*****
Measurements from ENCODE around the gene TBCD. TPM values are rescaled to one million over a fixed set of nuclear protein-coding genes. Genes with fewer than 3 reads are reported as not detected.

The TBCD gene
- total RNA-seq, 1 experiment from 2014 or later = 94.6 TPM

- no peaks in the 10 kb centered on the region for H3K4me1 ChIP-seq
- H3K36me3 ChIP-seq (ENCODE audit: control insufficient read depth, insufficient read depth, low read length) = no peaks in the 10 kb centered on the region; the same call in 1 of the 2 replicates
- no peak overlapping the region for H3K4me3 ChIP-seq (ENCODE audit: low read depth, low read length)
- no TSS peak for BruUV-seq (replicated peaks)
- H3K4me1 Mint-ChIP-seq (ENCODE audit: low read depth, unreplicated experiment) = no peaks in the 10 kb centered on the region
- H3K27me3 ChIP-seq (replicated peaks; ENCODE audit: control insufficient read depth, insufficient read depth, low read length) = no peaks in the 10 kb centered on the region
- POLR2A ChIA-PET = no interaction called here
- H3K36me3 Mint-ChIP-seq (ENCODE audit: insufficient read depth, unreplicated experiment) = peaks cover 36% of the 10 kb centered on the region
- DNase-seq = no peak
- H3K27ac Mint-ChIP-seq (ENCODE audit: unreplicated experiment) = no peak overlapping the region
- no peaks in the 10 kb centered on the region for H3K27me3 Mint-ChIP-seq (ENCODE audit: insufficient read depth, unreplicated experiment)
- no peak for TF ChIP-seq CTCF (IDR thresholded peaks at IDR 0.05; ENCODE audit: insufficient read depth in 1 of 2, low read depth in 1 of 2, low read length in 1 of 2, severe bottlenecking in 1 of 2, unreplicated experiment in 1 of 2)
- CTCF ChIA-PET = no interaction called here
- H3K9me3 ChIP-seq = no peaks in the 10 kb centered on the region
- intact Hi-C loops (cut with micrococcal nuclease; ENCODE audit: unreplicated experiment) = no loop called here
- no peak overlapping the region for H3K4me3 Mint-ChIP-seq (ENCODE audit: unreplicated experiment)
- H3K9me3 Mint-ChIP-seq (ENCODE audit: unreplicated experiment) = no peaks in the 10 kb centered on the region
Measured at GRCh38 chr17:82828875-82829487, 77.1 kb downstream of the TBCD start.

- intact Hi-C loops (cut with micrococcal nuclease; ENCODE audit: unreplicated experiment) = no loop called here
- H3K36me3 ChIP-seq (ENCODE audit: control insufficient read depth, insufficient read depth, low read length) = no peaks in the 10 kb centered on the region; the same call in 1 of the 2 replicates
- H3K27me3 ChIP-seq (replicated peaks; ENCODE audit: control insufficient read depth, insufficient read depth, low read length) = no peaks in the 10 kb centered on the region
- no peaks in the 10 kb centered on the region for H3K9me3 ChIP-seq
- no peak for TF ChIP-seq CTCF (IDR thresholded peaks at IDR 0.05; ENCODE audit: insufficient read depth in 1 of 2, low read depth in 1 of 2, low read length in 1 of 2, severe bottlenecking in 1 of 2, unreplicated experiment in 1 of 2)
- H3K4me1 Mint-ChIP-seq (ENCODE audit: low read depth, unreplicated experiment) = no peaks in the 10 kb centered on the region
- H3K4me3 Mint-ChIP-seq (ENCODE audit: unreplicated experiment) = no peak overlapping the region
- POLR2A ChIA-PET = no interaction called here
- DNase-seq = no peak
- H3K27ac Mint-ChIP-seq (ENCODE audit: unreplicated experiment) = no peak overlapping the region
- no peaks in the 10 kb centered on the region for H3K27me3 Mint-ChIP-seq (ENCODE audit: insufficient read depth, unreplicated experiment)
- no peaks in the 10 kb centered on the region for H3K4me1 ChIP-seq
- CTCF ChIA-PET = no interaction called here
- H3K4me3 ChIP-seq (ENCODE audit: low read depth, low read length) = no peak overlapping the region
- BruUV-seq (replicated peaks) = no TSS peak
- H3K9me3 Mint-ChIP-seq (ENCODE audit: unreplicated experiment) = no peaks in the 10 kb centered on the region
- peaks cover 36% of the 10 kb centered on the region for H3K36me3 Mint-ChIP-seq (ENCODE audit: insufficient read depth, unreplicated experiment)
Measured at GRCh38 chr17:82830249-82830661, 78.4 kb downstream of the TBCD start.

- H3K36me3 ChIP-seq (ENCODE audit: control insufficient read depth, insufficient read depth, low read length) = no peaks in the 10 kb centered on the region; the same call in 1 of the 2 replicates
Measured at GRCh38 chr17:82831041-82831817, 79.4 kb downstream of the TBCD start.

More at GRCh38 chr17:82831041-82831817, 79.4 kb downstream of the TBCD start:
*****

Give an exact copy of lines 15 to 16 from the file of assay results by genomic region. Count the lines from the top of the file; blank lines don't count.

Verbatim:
- no peak for TF ChIP-seq CTCF (IDR thresholded peaks at IDR 0.05; ENCODE audit: insufficient read depth in 1 of 2, low read depth in 1 of 2, low read length in 1 of 2, severe bottlenecking in 1 of 2, unreplicated experiment in 1 of 2)
- CTCF ChIA-PET = no interaction called here